Pet stores in Riverhead Town will be prohibited from selling dogs and cats bred by commercial breeders under a bill proposed by Councilman Ken Rothwell.
Stores offering dogs and cats for sale will be required to prove the animals came from animal shelters, animal control agencies, humane societies or nonprofit rescue groups registered with the state.
The new law would not affect adoption procedures at local animal shelters, nor would it prevent individuals from dealing directly with breeders.
“This is to promote animal welfare and encourage the best practices of breeding and purchasing dogs and cats,” Rothwell said during the Town Board work session today.
The law targets doing business with a “puppy mill,” which the Humane Society of the United States describes as “an inhumane high-volume dog breeding facility that churns out puppies for profit, ignoring the needs of the pups and their mothers.” Female dogs at mills are overbred, and often killed or abandoned after they are unable to breed, the society says. Puppies who come from mills often suffer with health issues after they’re bought.
There are an estimated 10,000 puppy mills in operation in the United States; approximately 500,000 dogs are kept solely for breeding purposes in the mills and 2.6 million milled puppies are sold each year, according to the Humane Society.
Suffolk County in 20 enacted a law prohibiting the sale of pets originating from breeders who have received violations in recent inspections by the U.S. Department of Agriculture. The county law also requires stores to provide a customer, upon request, with information on a pet’s background, including its origin.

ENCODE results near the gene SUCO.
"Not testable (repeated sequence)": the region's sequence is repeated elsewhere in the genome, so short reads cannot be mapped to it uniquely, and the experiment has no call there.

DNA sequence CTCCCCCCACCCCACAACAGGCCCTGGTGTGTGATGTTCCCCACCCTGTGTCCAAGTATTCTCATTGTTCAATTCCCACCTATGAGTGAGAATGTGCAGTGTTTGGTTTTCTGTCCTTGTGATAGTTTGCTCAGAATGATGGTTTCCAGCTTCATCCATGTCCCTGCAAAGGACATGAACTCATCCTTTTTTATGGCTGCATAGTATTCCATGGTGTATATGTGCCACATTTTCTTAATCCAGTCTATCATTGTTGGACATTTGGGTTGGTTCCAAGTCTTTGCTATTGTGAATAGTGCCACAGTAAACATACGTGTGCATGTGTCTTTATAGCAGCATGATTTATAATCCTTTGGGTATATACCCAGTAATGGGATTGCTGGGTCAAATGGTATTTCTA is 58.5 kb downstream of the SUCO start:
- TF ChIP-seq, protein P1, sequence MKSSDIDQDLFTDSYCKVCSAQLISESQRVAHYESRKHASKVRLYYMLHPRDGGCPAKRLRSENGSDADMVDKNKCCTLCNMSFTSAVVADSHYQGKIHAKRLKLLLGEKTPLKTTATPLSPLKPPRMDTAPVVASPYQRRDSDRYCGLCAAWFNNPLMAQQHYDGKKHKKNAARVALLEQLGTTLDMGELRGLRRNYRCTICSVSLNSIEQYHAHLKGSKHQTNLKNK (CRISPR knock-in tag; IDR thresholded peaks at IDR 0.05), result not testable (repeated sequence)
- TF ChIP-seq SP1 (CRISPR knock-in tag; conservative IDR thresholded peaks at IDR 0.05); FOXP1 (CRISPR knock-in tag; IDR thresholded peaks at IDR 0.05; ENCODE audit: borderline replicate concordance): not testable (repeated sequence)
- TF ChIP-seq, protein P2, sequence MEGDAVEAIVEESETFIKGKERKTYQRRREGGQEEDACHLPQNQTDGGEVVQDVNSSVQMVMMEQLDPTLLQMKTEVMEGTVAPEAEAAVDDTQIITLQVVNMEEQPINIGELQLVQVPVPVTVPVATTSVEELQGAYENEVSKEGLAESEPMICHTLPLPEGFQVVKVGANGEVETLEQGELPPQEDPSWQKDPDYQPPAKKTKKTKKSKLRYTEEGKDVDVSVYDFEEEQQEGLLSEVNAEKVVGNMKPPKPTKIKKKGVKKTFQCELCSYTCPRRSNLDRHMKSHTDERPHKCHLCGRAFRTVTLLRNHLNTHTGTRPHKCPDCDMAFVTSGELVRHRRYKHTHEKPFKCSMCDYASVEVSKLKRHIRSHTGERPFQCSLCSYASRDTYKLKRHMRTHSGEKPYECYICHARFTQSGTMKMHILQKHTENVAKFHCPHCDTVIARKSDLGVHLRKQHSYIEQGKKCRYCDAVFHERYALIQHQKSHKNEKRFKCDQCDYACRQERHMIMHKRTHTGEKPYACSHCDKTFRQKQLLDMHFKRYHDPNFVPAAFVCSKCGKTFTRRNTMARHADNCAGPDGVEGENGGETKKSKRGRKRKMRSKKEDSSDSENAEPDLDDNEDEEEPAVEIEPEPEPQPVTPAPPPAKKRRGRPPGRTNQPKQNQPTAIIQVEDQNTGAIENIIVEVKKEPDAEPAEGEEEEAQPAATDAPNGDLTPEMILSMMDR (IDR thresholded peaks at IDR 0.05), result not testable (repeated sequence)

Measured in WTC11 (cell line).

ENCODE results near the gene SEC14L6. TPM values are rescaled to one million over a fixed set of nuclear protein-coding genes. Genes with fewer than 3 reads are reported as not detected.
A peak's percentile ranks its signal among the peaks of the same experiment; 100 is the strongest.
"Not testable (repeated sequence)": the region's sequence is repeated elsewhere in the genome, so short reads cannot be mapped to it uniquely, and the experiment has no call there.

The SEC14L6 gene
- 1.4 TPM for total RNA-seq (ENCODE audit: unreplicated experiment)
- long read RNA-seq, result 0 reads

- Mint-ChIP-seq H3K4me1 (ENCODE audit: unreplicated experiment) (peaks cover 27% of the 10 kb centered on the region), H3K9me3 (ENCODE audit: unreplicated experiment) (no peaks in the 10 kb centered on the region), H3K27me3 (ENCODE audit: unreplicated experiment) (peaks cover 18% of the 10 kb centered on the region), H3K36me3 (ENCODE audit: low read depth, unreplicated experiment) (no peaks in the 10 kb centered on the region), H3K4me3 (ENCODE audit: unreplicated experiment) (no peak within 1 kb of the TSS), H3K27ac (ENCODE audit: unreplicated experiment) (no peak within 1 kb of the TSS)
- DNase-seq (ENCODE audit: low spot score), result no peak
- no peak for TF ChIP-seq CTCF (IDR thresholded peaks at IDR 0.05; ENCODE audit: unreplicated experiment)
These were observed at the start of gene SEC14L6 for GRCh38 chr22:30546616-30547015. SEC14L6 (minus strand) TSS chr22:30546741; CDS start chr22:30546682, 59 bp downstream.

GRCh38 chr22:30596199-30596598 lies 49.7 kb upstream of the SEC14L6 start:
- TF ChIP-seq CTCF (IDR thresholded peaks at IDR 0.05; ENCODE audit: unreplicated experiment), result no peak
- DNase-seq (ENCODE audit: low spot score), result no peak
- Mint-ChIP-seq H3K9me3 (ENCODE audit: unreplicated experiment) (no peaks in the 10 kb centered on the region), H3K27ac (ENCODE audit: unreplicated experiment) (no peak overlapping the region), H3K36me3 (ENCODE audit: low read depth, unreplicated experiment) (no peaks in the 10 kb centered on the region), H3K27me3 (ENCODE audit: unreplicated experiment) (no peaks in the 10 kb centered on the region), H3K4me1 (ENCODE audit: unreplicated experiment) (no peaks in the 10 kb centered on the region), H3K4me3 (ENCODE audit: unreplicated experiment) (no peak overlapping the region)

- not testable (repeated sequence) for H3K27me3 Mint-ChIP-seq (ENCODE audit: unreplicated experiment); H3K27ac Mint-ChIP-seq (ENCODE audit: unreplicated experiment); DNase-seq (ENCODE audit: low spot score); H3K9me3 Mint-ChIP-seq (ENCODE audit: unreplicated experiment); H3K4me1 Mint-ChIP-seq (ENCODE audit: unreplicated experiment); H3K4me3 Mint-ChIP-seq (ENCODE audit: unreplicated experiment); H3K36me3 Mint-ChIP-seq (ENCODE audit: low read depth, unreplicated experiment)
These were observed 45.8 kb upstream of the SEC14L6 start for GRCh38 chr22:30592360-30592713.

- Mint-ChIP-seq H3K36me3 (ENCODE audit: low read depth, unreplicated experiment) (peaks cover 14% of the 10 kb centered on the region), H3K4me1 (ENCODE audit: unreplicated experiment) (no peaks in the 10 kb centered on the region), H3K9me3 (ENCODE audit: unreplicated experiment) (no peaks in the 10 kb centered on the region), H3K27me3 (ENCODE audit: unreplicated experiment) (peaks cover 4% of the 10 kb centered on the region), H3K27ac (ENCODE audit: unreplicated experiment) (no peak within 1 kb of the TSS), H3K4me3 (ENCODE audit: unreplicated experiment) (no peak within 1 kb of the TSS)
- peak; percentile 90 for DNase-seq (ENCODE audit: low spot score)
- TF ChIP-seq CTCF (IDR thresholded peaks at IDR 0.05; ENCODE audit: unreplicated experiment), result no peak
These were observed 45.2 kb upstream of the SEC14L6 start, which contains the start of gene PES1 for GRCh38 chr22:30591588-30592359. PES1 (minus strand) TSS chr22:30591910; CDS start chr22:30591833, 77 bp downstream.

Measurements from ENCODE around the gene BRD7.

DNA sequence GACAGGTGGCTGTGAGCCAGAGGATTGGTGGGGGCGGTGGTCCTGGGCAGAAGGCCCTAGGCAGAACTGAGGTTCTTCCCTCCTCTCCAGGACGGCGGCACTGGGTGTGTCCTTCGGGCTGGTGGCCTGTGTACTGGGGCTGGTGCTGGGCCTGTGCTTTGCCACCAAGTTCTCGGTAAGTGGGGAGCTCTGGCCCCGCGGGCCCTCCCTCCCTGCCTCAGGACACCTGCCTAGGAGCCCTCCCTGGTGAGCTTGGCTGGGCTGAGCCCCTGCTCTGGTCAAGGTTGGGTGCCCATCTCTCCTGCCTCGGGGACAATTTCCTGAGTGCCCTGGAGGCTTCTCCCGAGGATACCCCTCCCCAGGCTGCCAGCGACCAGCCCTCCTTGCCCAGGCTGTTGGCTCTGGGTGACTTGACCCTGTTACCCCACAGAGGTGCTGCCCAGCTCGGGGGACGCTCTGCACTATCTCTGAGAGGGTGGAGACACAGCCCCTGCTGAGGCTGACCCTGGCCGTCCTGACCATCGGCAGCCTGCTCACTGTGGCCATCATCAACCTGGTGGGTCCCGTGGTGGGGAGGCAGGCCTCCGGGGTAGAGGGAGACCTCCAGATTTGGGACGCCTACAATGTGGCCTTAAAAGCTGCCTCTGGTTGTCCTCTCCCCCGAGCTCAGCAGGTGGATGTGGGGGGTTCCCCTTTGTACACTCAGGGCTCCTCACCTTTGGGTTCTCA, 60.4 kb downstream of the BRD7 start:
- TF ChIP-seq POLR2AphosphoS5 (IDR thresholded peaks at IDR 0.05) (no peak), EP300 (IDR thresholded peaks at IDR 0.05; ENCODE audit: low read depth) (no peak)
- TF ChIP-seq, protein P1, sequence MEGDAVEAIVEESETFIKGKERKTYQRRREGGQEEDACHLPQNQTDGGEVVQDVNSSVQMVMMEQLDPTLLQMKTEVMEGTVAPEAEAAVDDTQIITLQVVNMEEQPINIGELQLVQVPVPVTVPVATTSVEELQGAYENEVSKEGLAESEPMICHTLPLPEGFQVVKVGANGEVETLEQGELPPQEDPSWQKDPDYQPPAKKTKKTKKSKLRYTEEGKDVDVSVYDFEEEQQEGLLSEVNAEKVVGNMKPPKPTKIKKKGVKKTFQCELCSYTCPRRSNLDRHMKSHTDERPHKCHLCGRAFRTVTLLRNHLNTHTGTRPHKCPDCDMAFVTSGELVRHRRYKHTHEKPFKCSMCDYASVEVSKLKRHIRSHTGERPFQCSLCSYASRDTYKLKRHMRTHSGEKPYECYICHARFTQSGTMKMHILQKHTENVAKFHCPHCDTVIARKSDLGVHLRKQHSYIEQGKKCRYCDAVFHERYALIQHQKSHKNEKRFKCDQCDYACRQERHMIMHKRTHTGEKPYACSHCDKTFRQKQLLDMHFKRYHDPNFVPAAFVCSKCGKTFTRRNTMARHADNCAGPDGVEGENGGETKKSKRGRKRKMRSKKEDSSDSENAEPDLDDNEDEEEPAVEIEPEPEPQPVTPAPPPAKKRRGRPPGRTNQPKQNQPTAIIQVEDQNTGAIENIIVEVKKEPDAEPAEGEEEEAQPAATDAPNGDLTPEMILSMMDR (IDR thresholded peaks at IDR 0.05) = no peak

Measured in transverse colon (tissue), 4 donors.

“The state has similar legislation before them they have not been able to pass yet,” Rothwell said. “And so, I think we don’t wait on the state, we lead by example.”
The New York State Legislature is also trying to act against puppy mills by proposing a complete ban on the sale of dogs, cats and rabbits by retail pet shops. The bill passed with a supermajority in the State Senate in May, but has not yet been acted on by the Assembly, where it remains in committee. East End State Senator Anthony Palumbo was one of the many co-sponsors of the bill.
The proposed town code provides fines from a $250 minimum for the first violation to a $2,500 maximum for a third and subsequent violation, as well as imprisonment of up to 30 days.
Pet store operators would have up to 90 days to comply with the new code after its effective date.
Board members today agreed to move forward with a public hearing on the proposed code change. Rothwell said he expects a vote on Tuesday to schedule the hearing next month.
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